She said the most difficult part of writing is choosing stories that will bless people in those tight spots that happen in the lives of all. When she hears from readers about how the books have helped she is grateful and humbled.   

Sally has also written what she calls a book of “faction” blending diary entries from her great grandfather with family lore. The Late Sooner, recounts the Oklahoma land rush and the life and times of pioneer families.

Sally’s books are available at on her website. For information about the author go to


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Sunday, June 3, 2012

Writer’s Block prompt contest

Write and win a spot on Writer's Block

1. Write a poem, short story, essay or article using the prompt as the first line.
2. Word limit – 250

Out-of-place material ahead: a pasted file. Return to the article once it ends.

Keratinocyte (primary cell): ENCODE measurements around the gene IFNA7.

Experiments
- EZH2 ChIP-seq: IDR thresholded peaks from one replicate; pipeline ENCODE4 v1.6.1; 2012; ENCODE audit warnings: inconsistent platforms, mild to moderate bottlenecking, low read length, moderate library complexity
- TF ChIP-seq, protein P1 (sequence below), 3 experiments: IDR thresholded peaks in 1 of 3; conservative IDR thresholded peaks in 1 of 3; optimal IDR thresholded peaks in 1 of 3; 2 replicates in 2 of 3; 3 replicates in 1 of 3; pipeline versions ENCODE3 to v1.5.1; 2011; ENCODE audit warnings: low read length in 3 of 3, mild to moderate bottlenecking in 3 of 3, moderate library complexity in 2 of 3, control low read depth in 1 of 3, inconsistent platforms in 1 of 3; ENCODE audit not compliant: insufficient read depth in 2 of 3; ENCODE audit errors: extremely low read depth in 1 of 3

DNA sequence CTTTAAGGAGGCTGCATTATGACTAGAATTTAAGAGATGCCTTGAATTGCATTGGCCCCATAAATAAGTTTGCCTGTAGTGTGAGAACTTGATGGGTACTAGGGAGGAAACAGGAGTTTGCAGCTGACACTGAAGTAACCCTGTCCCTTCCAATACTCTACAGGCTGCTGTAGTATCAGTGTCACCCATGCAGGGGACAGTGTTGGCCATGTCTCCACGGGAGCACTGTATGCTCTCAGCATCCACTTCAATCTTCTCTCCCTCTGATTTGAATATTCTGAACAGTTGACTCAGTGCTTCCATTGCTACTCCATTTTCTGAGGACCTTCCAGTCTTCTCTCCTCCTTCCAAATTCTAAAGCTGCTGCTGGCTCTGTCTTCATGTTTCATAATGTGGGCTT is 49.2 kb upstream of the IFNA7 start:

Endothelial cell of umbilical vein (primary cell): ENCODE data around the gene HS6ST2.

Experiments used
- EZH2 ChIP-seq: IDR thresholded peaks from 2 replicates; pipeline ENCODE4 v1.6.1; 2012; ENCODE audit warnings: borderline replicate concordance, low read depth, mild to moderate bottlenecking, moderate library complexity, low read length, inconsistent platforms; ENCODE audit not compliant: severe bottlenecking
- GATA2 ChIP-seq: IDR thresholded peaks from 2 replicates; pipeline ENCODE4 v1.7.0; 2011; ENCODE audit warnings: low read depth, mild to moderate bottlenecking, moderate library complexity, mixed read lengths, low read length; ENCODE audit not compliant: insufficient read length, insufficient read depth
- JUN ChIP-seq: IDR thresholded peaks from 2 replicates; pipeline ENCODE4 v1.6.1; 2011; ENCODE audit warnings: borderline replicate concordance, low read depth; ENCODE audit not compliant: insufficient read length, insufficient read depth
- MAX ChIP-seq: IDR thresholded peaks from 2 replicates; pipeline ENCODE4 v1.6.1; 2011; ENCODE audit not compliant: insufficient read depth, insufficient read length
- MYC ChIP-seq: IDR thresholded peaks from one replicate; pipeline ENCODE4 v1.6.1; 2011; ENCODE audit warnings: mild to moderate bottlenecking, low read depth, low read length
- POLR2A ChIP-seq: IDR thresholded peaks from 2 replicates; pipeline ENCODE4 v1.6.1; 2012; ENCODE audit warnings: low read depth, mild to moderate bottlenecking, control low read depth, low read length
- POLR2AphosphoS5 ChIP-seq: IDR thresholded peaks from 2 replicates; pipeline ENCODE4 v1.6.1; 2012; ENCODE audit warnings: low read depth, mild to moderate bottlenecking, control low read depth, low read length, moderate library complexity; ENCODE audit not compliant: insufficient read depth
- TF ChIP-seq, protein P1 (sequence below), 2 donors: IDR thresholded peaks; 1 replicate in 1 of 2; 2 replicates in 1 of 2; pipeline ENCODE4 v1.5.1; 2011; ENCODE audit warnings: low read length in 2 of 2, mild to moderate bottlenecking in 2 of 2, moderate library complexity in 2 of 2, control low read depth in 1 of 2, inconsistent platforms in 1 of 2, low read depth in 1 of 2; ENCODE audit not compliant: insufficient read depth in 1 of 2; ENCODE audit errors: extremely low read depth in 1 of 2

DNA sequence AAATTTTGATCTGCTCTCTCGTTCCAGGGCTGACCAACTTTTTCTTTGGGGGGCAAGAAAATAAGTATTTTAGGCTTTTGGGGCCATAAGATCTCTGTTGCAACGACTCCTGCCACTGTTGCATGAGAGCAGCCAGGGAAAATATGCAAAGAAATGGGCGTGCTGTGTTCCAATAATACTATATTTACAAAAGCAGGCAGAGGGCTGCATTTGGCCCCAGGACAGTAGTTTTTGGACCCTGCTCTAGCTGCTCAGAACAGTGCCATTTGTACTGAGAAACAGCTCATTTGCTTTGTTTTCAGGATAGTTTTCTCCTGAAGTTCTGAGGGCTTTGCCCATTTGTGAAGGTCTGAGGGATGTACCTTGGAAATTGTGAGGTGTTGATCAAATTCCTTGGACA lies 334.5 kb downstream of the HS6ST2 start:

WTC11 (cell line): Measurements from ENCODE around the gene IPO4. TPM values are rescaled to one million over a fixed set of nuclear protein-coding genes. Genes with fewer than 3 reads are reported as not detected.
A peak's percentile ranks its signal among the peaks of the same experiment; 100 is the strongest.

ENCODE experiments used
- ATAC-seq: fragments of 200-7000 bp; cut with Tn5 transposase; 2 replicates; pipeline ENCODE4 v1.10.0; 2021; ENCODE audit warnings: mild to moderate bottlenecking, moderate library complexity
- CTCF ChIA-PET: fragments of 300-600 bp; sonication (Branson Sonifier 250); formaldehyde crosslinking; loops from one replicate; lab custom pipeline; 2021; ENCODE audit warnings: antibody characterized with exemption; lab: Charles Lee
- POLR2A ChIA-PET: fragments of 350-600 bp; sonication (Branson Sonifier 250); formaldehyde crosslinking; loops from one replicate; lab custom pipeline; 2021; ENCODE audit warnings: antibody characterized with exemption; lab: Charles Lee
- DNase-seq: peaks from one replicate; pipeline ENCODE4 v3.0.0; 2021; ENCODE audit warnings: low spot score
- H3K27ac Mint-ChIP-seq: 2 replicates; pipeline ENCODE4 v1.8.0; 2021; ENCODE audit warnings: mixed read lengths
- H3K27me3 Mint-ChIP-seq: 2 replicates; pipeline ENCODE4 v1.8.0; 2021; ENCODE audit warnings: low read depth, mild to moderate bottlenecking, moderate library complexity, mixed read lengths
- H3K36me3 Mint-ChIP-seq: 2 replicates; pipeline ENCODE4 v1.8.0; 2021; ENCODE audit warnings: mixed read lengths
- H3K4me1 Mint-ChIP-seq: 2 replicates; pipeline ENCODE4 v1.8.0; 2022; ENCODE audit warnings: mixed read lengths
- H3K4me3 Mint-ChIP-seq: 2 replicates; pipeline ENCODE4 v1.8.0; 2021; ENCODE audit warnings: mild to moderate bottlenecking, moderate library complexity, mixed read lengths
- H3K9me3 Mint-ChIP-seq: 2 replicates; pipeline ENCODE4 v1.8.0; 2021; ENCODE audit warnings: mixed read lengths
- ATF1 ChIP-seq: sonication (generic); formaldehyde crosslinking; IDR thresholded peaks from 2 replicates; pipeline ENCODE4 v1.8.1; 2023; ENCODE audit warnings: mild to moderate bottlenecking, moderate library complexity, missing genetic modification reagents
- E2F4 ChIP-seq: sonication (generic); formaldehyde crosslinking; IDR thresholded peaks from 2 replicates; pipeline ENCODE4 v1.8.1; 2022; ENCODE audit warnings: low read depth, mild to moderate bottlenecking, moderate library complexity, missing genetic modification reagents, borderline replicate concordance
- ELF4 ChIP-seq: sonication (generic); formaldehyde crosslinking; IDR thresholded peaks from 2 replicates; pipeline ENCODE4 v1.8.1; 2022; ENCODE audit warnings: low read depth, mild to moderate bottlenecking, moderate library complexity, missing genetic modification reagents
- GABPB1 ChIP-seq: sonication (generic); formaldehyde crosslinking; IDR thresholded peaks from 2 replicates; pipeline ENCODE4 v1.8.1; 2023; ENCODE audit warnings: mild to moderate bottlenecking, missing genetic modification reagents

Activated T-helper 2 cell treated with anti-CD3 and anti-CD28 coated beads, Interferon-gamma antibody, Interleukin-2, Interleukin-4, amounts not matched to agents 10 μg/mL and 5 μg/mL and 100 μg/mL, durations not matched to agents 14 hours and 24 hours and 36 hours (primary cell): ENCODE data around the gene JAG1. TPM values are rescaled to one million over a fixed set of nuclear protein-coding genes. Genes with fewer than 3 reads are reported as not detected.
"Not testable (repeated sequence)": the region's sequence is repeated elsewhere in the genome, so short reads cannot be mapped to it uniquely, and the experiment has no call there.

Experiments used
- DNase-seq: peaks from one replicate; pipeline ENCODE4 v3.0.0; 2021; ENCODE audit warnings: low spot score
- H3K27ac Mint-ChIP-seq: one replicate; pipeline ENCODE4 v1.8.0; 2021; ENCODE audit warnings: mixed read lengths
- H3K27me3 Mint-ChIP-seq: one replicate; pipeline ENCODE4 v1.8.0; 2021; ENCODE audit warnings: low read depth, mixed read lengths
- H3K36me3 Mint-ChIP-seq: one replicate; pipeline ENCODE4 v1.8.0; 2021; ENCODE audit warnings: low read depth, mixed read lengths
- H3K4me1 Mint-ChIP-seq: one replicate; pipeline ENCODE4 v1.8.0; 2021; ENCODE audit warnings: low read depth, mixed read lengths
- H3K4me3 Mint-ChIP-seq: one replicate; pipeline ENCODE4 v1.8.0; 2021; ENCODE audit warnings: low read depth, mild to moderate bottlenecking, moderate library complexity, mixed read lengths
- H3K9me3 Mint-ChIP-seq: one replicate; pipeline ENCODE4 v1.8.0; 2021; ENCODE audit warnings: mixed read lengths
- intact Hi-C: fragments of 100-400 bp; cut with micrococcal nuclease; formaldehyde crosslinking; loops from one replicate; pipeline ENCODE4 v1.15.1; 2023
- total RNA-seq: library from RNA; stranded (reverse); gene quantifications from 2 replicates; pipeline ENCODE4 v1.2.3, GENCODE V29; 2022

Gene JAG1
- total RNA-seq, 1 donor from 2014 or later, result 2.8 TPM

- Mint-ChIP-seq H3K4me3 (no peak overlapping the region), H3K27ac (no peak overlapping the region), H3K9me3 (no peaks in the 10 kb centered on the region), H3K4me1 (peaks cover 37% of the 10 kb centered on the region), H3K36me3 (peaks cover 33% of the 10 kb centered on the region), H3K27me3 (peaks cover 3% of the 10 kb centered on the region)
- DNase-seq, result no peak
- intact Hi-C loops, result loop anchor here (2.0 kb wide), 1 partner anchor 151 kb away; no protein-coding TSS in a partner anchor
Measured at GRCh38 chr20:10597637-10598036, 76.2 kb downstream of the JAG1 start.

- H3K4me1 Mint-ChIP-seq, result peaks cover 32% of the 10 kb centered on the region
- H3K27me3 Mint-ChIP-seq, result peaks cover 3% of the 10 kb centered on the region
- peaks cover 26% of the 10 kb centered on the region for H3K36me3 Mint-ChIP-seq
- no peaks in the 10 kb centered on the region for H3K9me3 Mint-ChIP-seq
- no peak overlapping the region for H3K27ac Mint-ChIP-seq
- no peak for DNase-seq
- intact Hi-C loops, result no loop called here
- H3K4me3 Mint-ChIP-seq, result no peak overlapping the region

3. Submit to by deadline date.
4. For current prompt and deadline go to

1. Winner will be a call-in guest on Writer’s Block (out-of-country winners will get a Q & A on the Writer’s Block blog).
2. Entry will be posted on the Writer’s Block blog with links back to author site, along with a program summary and a copy of the audio (available free through Dropbox).
3. My new e-book, Tiger Lilly.

Friday, June 1, 2012

Writers and Writing: Tom McDonald

Writer’s Block airs every Tuesday, at 9 a.m. MST on KFUN/KLVF, streaming live at 


A journalist first and foremost, 
and a little fiction on the side

Tom McDonald has a passion for what he does. It is evident – aside from saying it – that he truly loves the newspaper business. During his May 29 interview on Writer’s Block he talked about his creative writing as well as his position as editor and publisher of the Las Vegas Optic, a small town paper in a community of about 13,500 people.

Although he didn’t get knee-deep into writing until he went to work in the newspaper business, he began writing from an early age. He started out with poetry, and then short stories. Now he’s into writing novels. “I had no discipline with writing until I got into journalism,” he said.